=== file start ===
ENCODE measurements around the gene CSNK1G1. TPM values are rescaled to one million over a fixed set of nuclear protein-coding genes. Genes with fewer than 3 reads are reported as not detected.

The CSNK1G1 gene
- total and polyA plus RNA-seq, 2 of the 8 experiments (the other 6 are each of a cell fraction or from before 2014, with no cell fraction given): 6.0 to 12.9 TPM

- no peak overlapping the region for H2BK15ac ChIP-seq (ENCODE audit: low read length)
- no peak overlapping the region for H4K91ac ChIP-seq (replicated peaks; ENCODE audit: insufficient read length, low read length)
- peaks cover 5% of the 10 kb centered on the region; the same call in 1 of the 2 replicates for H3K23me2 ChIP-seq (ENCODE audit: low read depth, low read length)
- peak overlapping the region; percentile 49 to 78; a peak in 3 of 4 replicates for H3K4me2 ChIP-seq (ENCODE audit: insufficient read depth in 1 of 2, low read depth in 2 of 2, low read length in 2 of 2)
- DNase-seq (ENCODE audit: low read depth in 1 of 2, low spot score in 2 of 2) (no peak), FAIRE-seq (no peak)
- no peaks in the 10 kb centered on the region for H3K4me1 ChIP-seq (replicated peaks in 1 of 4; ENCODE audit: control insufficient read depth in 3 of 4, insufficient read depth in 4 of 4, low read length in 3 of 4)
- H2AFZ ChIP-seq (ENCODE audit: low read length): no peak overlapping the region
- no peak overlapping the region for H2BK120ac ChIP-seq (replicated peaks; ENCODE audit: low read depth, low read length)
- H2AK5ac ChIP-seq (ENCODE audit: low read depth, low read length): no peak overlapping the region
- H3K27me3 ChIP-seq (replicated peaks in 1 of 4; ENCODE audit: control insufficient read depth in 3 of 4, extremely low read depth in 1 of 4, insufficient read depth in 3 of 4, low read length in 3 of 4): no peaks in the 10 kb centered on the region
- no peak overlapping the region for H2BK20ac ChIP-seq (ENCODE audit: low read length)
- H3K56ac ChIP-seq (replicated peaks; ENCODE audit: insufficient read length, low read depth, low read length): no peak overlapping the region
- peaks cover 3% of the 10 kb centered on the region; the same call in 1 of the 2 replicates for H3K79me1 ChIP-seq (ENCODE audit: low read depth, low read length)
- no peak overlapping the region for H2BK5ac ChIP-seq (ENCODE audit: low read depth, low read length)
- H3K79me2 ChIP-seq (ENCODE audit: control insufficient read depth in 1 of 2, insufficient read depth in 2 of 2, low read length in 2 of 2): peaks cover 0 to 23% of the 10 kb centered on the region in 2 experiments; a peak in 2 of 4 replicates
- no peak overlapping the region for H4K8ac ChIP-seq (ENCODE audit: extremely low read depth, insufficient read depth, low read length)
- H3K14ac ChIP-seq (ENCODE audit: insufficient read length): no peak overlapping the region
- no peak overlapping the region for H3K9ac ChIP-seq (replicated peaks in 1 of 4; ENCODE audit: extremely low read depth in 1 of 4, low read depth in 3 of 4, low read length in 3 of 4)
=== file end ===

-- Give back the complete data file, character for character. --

ENCODE measurements around the gene CSNK1G1. TPM values are rescaled to one million over a fixed set of nuclear protein-coding genes. Genes with fewer than 3 reads are reported as not detected.

The CSNK1G1 gene
- total and polyA plus RNA-seq, 2 of the 8 experiments (the other 6 are each of a cell fraction or from before 2014, with no cell fraction given): 6.0 to 12.9 TPM

- no peak overlapping the region for H2BK15ac ChIP-seq (ENCODE audit: low read length)
- no peak overlapping the region for H4K91ac ChIP-seq (replicated peaks; ENCODE audit: insufficient read length, low read length)
- peaks cover 5% of the 10 kb centered on the region; the same call in 1 of the 2 replicates for H3K23me2 ChIP-seq (ENCODE audit: low read depth, low read length)
- peak overlapping the region; percentile 49 to 78; a peak in 3 of 4 replicates for H3K4me2 ChIP-seq (ENCODE audit: insufficient read depth in 1 of 2, low read depth in 2 of 2, low read length in 2 of 2)
- DNase-seq (ENCODE audit: low read depth in 1 of 2, low spot score in 2 of 2) (no peak), FAIRE-seq (no peak)
- no peaks in the 10 kb centered on the region for H3K4me1 ChIP-seq (replicated peaks in 1 of 4; ENCODE audit: control insufficient read depth in 3 of 4, insufficient read depth in 4 of 4, low read length in 3 of 4)
- H2AFZ ChIP-seq (ENCODE audit: low read length): no peak overlapping the region
- no peak overlapping the region for H2BK120ac ChIP-seq (replicated peaks; ENCODE audit: low read depth, low read length)
- H2AK5ac ChIP-seq (ENCODE audit: low read depth, low read length): no peak overlapping the region
- H3K27me3 ChIP-seq (replicated peaks in 1 of 4; ENCODE audit: control insufficient read depth in 3 of 4, extremely low read depth in 1 of 4, insufficient read depth in 3 of 4, low read length in 3 of 4): no peaks in the 10 kb centered on the region
- no peak overlapping the region for H2BK20ac ChIP-seq (ENCODE audit: low read length)
- H3K56ac ChIP-seq (replicated peaks; ENCODE audit: insufficient read length, low read depth, low read length): no peak overlapping the region
- peaks cover 3% of the 10 kb centered on the region; the same call in 1 of the 2 replicates for H3K79me1 ChIP-seq (ENCODE audit: low read depth, low read length)
- no peak overlapping the region for H2BK5ac ChIP-seq (ENCODE audit: low read depth, low read length)
- H3K79me2 ChIP-seq (ENCODE audit: control insufficient read depth in 1 of 2, insufficient read depth in 2 of 2, low read length in 2 of 2): peaks cover 0 to 23% of the 10 kb centered on the region in 2 experiments; a peak in 2 of 4 replicates
- no peak overlapping the region for H4K8ac ChIP-seq (ENCODE audit: extremely low read depth, insufficient read depth, low read length)
- H3K14ac ChIP-seq (ENCODE audit: insufficient read length): no peak overlapping the region
- no peak overlapping the region for H3K9ac ChIP-seq (replicated peaks in 1 of 4; ENCODE audit: extremely low read depth in 1 of 4, low read depth in 3 of 4, low read length in 3 of 4)